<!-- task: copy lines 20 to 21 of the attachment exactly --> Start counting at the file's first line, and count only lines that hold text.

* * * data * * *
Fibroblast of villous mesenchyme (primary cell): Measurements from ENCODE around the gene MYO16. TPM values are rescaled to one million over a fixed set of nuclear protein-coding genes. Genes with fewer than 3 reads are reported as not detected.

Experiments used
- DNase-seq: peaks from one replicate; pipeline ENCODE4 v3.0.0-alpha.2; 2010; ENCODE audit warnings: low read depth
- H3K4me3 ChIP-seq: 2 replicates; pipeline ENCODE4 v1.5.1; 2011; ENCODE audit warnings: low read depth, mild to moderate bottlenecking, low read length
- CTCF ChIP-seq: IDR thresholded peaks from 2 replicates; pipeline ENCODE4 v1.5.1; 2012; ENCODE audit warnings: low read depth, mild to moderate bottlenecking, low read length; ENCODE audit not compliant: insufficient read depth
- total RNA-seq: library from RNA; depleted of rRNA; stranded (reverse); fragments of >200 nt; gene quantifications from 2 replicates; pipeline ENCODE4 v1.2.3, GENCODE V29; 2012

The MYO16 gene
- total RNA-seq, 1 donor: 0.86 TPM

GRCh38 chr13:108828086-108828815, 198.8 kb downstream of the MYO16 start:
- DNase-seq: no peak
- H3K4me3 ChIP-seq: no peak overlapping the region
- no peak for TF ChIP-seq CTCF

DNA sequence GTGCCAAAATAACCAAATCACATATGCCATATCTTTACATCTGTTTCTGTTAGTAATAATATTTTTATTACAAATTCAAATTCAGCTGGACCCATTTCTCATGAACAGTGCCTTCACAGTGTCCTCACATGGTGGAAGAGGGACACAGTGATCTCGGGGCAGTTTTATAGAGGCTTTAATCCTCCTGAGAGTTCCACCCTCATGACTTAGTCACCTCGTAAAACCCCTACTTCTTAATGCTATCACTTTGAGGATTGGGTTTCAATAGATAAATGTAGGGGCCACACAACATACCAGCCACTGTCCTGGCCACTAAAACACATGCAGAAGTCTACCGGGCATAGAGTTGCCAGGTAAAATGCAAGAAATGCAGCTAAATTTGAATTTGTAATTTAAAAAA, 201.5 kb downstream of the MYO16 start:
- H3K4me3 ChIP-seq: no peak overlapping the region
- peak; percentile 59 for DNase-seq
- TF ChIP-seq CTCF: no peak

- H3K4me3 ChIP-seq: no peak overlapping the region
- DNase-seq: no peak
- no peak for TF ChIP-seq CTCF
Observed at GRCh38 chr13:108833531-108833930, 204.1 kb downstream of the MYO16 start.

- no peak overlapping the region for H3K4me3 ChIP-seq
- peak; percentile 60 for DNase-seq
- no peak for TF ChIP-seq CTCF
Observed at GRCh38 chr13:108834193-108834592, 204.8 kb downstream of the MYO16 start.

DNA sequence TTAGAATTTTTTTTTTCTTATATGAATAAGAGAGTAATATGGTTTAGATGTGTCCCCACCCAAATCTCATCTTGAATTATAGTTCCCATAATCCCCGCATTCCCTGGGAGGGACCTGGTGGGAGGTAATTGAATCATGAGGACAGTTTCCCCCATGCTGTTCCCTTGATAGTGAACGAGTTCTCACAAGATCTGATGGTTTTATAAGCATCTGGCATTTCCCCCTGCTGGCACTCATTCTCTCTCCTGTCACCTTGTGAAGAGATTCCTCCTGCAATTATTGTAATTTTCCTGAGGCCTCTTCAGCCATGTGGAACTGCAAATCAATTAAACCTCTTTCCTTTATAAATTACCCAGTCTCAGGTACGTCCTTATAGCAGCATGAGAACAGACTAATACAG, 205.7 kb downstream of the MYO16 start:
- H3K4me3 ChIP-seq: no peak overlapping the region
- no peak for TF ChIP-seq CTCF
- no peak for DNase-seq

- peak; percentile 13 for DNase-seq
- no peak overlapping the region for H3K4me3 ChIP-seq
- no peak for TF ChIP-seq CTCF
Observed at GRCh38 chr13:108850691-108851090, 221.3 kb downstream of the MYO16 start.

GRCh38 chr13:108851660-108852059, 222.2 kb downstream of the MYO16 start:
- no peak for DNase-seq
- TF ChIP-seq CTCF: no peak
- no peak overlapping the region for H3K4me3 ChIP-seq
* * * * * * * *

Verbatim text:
Observed at GRCh38 chr13:108833531-108833930, 204.1 kb downstream of the MYO16 start.

- no peak overlapping the region for H3K4me3 ChIP-seq